Saturday, November 28, 2009

ATM Fraud: New Skimming Scheme Hits Banks

Skimming continues to be an emerging threat

A series of skimming crimes that hit the Nashville, TN area recently is but one of many ATM fraud schemes preying upon financial institutions and their customers.

Nashville police reported last week that they were investigating an ATM card skimming scheme where at least 600 individuals were potential victims. Investigators say five Bank of America ATMs were hit, as well as an unknown number of US Bank machines. A total of 60 people had fraudulent withdrawals from their accounts for anywhere between $100 to $5,000 dollars. Investigators suspect that the skimming schemers have now moved on to other cities.

Among recent incidents:

In Las Vegas, 75 skimming attacks were reported over a three-month period, as compared to previous rates of 2-3 incidents per year.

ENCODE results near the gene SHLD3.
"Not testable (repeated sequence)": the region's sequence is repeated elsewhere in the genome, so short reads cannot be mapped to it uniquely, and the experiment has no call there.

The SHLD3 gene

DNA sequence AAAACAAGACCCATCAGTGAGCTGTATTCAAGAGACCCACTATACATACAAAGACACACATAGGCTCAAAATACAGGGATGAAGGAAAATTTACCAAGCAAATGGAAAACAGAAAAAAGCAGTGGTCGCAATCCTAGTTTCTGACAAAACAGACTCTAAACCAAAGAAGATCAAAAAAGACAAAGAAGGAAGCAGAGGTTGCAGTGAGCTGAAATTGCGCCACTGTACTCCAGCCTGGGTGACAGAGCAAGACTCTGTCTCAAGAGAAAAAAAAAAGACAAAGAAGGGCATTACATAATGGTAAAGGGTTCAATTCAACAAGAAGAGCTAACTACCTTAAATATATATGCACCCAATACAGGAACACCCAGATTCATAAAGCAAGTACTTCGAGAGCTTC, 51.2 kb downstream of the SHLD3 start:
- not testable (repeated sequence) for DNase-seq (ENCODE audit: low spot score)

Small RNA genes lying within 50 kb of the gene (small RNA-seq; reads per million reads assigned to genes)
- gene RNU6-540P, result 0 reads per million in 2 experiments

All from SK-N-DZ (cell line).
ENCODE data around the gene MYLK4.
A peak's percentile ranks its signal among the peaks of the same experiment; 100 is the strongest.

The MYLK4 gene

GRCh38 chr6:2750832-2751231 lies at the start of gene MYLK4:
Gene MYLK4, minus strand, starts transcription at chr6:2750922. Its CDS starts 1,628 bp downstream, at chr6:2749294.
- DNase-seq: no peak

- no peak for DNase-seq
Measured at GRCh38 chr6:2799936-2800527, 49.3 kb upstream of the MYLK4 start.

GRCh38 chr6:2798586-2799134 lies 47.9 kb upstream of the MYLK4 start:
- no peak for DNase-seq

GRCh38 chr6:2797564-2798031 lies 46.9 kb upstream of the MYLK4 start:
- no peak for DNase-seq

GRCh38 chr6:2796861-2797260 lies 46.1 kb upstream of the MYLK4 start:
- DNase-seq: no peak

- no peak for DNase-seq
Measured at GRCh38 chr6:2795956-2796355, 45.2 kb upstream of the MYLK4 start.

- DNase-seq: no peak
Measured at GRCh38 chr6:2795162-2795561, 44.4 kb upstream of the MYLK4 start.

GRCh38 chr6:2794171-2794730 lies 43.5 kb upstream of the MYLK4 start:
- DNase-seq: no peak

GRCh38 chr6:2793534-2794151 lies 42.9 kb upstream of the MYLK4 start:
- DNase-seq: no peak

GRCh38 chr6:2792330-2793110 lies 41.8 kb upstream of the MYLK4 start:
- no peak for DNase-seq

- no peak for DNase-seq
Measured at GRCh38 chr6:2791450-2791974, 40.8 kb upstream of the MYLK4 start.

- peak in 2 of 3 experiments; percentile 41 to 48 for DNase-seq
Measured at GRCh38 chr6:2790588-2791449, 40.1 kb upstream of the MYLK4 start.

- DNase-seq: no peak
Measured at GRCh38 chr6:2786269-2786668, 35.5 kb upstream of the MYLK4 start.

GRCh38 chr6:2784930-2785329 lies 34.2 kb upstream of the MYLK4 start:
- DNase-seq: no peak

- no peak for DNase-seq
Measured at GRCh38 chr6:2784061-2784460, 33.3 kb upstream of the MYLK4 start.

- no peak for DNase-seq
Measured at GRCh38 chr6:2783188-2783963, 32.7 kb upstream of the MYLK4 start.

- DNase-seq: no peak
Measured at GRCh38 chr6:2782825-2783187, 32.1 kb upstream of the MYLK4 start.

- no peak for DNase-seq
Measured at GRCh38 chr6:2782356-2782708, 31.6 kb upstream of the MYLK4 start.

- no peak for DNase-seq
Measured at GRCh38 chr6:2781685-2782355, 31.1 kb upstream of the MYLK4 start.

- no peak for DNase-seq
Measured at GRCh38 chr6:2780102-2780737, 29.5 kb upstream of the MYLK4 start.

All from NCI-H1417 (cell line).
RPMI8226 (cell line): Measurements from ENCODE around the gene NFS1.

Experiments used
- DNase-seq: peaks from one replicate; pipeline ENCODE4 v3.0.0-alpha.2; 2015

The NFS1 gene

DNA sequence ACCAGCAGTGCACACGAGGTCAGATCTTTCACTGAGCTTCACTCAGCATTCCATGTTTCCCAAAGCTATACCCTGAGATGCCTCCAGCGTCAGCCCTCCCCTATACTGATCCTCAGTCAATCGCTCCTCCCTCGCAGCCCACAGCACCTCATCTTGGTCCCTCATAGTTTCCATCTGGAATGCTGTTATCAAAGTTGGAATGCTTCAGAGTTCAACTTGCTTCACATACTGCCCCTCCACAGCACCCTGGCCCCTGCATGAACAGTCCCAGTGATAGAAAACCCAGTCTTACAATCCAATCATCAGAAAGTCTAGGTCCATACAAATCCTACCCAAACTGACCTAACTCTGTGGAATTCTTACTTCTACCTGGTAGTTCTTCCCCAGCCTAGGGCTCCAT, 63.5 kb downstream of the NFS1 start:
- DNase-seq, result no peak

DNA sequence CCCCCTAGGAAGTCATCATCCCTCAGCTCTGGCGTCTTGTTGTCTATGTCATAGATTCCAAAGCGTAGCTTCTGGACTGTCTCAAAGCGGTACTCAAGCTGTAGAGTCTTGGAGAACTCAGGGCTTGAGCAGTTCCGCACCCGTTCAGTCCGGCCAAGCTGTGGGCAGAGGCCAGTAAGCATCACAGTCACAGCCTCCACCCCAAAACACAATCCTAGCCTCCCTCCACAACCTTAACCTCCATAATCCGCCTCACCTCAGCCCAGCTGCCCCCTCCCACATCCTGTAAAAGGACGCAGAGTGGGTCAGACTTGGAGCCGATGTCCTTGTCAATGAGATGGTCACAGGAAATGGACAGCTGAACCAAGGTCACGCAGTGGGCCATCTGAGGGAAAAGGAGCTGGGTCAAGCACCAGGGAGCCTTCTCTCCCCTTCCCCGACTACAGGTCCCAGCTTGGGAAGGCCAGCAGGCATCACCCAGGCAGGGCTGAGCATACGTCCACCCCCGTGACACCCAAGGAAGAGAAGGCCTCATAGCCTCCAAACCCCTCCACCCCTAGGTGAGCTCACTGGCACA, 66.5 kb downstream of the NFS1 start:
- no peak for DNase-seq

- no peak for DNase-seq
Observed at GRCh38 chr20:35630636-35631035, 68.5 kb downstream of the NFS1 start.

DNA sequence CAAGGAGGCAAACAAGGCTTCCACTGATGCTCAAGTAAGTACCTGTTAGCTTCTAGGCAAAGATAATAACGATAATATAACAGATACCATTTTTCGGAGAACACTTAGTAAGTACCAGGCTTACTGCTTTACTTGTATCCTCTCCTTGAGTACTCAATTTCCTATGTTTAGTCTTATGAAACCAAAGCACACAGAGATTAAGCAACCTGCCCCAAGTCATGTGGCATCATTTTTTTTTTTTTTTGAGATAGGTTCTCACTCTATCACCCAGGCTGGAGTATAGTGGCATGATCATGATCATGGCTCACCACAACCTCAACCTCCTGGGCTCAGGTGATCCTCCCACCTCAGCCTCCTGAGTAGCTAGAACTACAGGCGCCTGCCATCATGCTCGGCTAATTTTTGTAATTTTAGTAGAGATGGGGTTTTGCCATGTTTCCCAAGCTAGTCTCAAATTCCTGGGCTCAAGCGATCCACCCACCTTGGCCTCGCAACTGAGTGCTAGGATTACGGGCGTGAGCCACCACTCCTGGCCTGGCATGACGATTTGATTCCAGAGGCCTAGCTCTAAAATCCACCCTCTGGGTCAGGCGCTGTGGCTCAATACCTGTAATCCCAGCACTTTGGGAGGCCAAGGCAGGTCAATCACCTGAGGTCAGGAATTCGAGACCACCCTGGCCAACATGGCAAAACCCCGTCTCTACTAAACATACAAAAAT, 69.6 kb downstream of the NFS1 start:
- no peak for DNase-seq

In Sydney Australia, the New South Wales Fraud Squad reported 60 skimming attacks in the first four months of 2009, with a spokesman saying the devices used are "becoming smaller, more sophisticated and capable of storing more data."

In California, investigators reported that skimmers and card duplicators could be bought from overseas sellers on the Internet for a few thousand dollars.

Card skimming is not new. Early forms of skimming device and even dummy ATMs installed in empty shop fronts were used to capture card information in the 1990s.

The ATMIA recommends these steps to help prevent ATM fraud:

Build awareness among customers, branch employees and ATM service teams to help detect devices added to ATM exteriors. Visual clues include tape residue near or on a card reader that would show a skimming device had been placed on the ATM.

Chip-based cards house data on microchips instead of magnetic stripes, making data more difficult to steal and cards more difficult to reproduce.

Contactless cards, out-of-band authentication using cell phones and biometric readers are all new authentication technologies that can be used as alternate methods for conducting secure ATM transactions.

Alert systems monitor routine patterns of withdrawals and notify operators or financial institutions in the event of suspicious activity.

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